The Sidekick #005

The BRICS Bash

Kris Lance

Kris Lance

VP & General Manager, Una

May 30, 2024

Feature Image #005

Intro

Welcome to Issue #005 of The Sidekick! In this edition, I take a look at the BRICS countries’ plans to establish a currency to rival – and maybe one day replace – the US dollar’s dominant position in world trade. Representing nearly 30% of the world’s economy, the bloc includes economic powerhouses China and India, and also some countries where relationships are extremely tense like Russia and Iran. How would a rival BRICS currency impact the US? Find out below. 

Here in the US, the higher-for-longer rates policy is starting to bite. The Federal Reserve is walking an increasingly wobbly tightrope with galloping inflation on one side and a “recession” on the other; I put recession in quotes because based on what I was taught in school, we’ve already been in a recession for some time now. One major regional bank has failed so far this year, with more predicted to follow. Read more about this below.

That’s not all. Scroll down to check out some curated highlights from social media, words of wisdom, tech news, people to follow, and more. 

Let’s dive in. 

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The American Supply Scene: How a New Currency Could Shake Up the Dollar's Dominance

There’s been a lot of talk lately about the BRICS countries cooking up their own currency to rival the US dollar. This would be a real game-changer for the global financial system.

Right now, the dollar is the undisputed king of the currency world. Around 60% of the world’s currency reserves are in dollars, and according to SWIFT, it accounts for over 80% of trade finance because much of commodity trade continues to be invoiced and settled in dollars. But the BRICS nations are getting tired of playing second fiddle to Uncle Sam.

Who are the BRICS? Well, the founding countries are Brazil, Russia, India, and China (that’s the BRIC part), and they have been joined more recently by South Africa, Iran, Egypt, Ethiopia, and the UAE, with Saudi Arabia on the cusp of joining. Several other countries have been invited (mainly in the global south), while Argentina recently pulled out. 

BRICS expands footprint in global south

In terms of relationships to the US, it’s a mixed bag of allies, major trading partners, geopolitical rivals, and of course the Middle-Eastern bogeyman that is Iran. Members are among the world’s top ten countries by population (China and India in particular), area, GDP, and purchasing power. The five initial states have a combined nominal GDP of US$28 trillion, which is nearly 30% of the world’s gross product. 

Don’t let Iran’s presence lead you to dismiss BRICS as a non-serious player. The bloc is now considered the foremost geopolitical rival to the G7. And they’re growing faster than the US, with an average annual GDP growth rate of 5.7% from 2010-2022, compared to 2.3% for the US. So these guys have some serious economic firepower.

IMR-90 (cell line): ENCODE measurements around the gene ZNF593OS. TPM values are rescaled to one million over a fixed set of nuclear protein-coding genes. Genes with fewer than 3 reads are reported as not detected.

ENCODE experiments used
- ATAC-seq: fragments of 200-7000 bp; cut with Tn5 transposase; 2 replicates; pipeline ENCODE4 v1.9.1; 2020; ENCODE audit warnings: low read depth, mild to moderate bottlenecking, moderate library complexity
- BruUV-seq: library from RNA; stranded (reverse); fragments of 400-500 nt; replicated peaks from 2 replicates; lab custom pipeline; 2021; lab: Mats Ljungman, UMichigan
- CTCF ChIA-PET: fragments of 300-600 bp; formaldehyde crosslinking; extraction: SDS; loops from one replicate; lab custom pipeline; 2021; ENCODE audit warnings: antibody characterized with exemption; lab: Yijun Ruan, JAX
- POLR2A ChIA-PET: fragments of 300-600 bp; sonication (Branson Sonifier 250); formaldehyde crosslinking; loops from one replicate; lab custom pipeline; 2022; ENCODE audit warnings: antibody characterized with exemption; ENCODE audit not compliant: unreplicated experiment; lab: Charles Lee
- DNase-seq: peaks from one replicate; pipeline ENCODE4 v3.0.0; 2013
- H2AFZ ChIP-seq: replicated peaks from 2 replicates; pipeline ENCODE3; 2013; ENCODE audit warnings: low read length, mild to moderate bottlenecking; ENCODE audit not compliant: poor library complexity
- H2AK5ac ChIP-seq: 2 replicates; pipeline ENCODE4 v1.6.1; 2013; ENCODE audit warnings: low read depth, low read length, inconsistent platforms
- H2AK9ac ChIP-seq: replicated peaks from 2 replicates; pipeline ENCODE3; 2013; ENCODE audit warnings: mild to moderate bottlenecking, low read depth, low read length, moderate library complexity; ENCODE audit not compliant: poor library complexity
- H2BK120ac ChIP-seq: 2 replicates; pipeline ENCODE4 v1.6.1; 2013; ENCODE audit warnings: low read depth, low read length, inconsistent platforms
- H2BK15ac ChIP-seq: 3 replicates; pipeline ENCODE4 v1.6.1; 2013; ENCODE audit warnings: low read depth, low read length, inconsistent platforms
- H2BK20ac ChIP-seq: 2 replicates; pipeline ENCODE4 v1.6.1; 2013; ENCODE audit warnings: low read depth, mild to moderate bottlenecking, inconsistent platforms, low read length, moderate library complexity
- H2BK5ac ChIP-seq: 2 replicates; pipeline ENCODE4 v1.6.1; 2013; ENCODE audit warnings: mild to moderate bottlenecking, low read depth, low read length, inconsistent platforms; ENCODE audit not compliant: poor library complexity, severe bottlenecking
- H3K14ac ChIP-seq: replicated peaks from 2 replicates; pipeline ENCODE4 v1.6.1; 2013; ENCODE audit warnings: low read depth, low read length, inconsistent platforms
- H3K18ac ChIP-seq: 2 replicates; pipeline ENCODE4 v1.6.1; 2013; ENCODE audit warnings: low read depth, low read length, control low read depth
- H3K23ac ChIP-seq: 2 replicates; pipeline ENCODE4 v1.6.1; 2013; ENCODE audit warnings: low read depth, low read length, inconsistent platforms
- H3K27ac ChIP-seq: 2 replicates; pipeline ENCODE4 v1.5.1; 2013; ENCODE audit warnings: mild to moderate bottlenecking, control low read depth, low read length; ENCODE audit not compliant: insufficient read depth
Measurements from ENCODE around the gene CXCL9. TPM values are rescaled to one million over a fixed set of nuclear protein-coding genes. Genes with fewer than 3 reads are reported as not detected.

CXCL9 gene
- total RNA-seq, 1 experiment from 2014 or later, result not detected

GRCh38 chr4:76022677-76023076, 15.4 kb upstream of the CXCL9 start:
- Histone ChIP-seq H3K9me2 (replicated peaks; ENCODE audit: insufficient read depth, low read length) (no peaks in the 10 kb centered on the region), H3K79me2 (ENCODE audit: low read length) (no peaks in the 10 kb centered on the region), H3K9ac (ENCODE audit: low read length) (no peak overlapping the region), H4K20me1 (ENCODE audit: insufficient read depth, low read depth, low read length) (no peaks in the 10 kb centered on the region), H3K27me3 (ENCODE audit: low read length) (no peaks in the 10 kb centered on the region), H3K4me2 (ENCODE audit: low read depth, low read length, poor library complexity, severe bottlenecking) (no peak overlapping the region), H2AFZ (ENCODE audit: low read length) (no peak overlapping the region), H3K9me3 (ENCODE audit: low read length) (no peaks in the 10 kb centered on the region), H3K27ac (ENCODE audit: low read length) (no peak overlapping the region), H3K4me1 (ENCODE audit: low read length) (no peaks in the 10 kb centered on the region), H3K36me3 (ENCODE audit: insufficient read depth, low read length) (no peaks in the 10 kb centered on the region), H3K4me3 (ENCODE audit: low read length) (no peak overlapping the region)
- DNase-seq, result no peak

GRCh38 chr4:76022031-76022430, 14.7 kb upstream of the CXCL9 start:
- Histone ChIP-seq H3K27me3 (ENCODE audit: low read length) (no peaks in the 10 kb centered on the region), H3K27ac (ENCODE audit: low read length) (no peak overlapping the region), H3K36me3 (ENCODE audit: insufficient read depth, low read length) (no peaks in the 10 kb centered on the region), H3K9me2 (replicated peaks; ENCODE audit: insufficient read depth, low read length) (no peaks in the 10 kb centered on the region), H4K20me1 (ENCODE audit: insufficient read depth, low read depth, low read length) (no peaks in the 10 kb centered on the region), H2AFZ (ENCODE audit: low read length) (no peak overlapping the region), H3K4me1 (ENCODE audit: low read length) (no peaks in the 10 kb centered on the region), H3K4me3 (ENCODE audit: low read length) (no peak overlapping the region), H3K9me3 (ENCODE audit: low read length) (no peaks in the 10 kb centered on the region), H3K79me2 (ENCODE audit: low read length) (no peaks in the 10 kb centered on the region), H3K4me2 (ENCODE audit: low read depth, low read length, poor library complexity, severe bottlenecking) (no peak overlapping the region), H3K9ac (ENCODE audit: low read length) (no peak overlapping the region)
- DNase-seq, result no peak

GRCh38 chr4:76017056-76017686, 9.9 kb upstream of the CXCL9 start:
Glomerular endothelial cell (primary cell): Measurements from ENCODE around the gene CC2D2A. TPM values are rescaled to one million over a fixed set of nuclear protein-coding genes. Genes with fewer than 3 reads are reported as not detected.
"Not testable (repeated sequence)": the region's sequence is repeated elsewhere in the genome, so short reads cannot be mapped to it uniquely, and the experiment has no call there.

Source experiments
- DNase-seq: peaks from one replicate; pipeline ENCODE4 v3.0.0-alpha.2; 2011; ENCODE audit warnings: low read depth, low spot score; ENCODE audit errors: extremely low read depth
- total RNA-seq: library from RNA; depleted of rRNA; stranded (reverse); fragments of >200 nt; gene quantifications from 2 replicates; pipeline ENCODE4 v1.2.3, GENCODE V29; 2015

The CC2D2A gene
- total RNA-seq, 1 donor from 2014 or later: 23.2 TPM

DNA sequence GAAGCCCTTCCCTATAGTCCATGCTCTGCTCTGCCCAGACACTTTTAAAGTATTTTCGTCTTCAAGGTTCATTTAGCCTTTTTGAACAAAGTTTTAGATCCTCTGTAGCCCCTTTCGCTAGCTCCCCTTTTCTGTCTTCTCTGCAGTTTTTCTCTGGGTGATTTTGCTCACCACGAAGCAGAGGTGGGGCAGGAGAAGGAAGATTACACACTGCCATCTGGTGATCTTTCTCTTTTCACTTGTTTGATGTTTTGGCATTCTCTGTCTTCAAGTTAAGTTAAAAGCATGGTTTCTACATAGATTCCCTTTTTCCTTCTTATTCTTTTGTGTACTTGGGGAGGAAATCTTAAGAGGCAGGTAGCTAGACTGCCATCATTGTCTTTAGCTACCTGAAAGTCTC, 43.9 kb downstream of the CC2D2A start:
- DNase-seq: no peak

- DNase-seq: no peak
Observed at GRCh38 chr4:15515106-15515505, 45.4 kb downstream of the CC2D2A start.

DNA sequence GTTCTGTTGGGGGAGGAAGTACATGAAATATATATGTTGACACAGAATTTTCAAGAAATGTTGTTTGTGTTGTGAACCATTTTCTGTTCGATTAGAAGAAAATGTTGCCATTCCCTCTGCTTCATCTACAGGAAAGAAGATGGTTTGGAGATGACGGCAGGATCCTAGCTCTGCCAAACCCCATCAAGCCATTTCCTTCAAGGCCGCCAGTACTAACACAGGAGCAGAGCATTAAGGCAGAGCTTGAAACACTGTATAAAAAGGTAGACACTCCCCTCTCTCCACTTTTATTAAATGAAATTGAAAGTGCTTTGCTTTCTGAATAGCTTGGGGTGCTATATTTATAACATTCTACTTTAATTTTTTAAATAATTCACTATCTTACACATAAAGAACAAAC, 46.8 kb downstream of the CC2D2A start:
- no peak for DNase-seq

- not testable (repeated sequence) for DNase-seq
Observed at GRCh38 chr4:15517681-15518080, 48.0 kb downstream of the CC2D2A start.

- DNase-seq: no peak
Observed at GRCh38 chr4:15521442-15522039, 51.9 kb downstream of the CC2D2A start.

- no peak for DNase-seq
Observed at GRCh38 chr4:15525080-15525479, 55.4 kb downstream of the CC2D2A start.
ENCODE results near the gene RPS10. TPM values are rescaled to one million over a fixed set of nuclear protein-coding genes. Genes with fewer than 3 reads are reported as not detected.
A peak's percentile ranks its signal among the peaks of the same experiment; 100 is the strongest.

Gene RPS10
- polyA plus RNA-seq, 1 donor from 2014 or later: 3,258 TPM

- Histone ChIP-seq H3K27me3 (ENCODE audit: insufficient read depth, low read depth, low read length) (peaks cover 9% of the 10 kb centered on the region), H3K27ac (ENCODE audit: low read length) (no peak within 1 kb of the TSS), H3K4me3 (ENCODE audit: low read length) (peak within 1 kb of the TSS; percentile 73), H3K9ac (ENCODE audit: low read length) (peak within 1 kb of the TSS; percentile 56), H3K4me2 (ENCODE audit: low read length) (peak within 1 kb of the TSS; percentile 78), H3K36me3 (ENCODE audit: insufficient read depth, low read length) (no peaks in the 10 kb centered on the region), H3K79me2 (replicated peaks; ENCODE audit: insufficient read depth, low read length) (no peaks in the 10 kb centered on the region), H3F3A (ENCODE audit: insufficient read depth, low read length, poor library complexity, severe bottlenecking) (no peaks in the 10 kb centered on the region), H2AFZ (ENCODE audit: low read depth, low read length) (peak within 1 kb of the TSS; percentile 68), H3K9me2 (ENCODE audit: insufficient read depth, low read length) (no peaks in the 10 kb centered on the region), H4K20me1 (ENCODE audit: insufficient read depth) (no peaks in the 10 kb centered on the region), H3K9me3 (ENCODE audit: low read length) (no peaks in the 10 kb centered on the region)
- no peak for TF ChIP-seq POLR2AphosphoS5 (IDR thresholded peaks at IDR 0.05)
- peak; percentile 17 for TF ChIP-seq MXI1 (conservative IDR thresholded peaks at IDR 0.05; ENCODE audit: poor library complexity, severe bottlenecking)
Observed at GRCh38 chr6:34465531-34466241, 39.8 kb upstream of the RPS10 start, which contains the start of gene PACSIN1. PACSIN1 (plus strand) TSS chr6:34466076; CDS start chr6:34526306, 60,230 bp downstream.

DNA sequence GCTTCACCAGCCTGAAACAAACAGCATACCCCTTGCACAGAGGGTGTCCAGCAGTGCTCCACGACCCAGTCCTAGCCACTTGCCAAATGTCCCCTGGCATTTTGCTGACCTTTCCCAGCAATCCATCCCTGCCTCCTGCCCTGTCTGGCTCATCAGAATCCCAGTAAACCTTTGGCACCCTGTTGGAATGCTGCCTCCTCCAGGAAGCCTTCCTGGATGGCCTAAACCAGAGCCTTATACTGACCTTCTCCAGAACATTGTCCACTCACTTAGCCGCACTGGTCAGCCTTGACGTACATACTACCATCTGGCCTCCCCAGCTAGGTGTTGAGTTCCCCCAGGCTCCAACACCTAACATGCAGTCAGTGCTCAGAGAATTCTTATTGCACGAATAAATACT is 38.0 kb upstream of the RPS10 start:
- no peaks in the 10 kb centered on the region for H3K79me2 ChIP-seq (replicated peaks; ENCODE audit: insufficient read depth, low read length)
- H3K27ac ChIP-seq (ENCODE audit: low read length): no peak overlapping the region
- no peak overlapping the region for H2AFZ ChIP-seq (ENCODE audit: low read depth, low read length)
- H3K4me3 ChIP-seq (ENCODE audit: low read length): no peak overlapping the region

BRICS countries and GDPs

Which leads us to the proposed BRICS currency, which could be called the “BRICScoin” or something equally catchy. This would give emerging markets more autonomy and control over their financial systems. They’d be able to bypass the dollar for trade and investment, reducing their exposure to US monetary policy and sanctions.

One of the most sensible voices among the BRICS bloc is Brazilian President Luiz Inacio Lula da Silva. “Lula” isn’t particularly fond of the USA, but what he says makes sense:

“Why can’t an institution like the BRICS bank have a currency to finance trade relations between Brazil and China, between Brazil and all the other BRICS countries? Who decided that the dollar was the (trade) currency after the end of gold parity?”

I know what you’re thinking – “But the dollar is the gold standard! How could some upstart currency ever challenge its dominance?” Well, let me tell you, the greenback isn’t as invincible as you might think and that decline started back in August of 1971. The US national debt has skyrocketed to over $34 trillion, and the Federal Reserve has been forced to keep interest rates high to combat inflation. This is putting strain on the economy and the dollar’s status as a safe-haven currency. Meanwhile, the strong US dollar is wreaking havoc all over the world, and actually encouraging the push towards de-dollarization.

Right now, BRICS nations are busily setting up the infrastructure to support their new currency. They’re talking about a BRICS payment system, a BRICS development bank, and even a BRICS stock exchange. And let’s not forget, China has been steadily chipping away at the dollar’s dominance by promoting its own currency, offloading Treasuries, purchasing massive quantities of gold and limiting critical transactions in US Dollars – like oil.

So while the dollar is still top dog for now, the BRICS are mounting a serious challenge. If their new currency gains traction, it could mean big changes for the US – everything from higher borrowing costs to a loss of influence on the world stage. The main thing to keep in mind is that the dollar’s status as the world’s reserve currency gives the US a lot of important economic advantages.

When the dollar is the go-to currency for international trade and investment, it allows the US to borrow money more cheaply, maintain a trade deficit, and wield financial power through sanctions – by controlling access to the dollar-based financial system, the US can effectively cut off countries or entities from global commerce. But if the BRICS countries succeed in creating an alternative to the dollar, all of these benefits will erode.

The bottom line is, the BRICS are playing for keeps. They see the dollar’s reign as a vulnerability, and they’re working hard to create alternatives that reduce their reliance on the US currency.